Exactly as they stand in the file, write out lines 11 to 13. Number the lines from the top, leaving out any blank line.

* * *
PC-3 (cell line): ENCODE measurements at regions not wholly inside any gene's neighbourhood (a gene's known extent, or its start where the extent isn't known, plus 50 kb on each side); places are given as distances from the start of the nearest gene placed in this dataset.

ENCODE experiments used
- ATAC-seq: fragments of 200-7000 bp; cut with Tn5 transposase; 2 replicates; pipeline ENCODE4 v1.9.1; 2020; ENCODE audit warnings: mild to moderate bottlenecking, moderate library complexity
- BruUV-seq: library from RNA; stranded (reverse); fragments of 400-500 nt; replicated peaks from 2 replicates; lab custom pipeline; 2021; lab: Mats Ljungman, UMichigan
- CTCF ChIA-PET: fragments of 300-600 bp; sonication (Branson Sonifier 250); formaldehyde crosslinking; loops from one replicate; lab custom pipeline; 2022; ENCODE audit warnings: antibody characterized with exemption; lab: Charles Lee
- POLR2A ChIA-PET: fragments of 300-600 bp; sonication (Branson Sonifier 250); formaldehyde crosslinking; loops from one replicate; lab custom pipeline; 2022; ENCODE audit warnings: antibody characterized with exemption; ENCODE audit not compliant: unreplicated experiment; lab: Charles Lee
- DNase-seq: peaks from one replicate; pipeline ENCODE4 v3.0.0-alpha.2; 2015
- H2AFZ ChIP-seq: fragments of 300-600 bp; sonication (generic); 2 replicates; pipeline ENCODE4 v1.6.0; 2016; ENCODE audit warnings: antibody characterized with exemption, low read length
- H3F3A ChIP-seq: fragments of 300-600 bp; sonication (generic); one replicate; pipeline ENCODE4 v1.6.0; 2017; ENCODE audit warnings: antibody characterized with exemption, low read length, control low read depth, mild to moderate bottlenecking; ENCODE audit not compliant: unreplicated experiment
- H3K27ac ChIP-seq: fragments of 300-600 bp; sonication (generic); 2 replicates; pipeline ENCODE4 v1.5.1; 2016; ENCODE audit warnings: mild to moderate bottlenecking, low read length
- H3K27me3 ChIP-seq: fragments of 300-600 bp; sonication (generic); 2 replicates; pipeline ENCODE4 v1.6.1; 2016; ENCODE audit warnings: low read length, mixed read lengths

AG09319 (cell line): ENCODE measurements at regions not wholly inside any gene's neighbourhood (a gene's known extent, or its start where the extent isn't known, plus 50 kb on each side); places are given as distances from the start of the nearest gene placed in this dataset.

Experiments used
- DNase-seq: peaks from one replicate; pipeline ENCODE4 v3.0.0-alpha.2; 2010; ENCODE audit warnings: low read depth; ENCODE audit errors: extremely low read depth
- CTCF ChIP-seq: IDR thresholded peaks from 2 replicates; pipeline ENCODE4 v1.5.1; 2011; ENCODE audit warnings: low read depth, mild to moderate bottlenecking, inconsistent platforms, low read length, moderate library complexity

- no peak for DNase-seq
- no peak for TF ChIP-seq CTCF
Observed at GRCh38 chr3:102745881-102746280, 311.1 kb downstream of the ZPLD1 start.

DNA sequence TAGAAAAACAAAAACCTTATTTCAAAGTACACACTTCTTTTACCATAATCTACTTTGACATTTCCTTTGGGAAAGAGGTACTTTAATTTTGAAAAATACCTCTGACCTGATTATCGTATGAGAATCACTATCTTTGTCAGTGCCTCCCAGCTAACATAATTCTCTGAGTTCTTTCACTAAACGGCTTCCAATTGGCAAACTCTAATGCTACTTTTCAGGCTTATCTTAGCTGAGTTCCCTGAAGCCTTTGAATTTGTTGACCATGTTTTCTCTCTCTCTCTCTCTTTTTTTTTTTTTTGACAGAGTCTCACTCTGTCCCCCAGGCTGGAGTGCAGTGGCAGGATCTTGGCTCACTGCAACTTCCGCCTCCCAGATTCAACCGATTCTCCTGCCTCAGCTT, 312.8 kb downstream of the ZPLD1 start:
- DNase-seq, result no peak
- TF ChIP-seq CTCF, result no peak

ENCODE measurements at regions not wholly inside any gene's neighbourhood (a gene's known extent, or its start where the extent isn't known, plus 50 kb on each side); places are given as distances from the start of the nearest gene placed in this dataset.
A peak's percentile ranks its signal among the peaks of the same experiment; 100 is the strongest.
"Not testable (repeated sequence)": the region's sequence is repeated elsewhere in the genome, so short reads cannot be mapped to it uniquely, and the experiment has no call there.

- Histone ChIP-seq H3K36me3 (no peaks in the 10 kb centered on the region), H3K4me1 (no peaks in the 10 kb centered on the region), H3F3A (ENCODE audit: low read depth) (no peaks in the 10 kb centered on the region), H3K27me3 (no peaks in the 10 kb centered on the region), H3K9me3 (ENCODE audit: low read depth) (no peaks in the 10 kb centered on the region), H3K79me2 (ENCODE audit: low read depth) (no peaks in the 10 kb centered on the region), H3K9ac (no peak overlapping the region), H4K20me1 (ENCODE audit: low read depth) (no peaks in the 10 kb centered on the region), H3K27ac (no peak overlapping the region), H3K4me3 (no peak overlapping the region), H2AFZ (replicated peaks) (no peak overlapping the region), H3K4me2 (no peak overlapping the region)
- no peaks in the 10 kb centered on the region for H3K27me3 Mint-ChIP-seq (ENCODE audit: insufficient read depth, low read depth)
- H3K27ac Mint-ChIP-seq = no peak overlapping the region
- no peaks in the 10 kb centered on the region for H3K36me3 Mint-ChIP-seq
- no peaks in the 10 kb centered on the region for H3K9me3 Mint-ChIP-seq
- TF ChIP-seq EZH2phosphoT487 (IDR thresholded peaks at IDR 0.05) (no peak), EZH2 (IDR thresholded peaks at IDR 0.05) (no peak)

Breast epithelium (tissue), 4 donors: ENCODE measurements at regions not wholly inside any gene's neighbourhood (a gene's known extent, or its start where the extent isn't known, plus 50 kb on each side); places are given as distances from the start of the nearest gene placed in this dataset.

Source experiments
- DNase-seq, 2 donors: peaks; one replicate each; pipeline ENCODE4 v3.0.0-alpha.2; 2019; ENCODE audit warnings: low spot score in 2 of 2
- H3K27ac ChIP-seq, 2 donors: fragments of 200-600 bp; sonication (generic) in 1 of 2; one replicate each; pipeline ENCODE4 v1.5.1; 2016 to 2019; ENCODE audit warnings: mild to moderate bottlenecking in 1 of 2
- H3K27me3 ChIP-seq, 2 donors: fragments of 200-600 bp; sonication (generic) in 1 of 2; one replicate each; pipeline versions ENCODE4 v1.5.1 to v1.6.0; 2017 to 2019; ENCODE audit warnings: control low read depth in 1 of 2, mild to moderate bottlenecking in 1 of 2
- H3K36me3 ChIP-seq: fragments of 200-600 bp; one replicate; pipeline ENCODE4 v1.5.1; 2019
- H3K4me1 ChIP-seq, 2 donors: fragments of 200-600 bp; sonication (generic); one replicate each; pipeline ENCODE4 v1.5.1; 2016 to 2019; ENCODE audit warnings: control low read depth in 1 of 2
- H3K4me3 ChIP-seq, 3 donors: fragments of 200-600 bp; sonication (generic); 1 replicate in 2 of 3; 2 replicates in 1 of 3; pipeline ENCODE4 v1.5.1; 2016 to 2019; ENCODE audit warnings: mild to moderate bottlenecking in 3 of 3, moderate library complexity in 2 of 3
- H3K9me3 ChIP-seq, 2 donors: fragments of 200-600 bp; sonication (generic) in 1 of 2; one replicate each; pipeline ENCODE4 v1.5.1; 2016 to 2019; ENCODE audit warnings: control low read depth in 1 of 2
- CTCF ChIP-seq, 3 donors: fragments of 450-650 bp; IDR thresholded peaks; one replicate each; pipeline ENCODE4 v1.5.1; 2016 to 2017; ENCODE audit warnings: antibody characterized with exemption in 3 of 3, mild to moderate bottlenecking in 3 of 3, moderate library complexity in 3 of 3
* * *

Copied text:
- H3K27me3 ChIP-seq: fragments of 300-600 bp; sonication (generic); 2 replicates; pipeline ENCODE4 v1.6.1; 2016; ENCODE audit warnings: low read length, mixed read lengths

AG09319 (cell line): ENCODE measurements at regions not wholly inside any gene's neighbourhood (a gene's known extent, or its start where the extent isn't known, plus 50 kb on each side); places are given as distances from the start of the nearest gene placed in this dataset.

Experiments used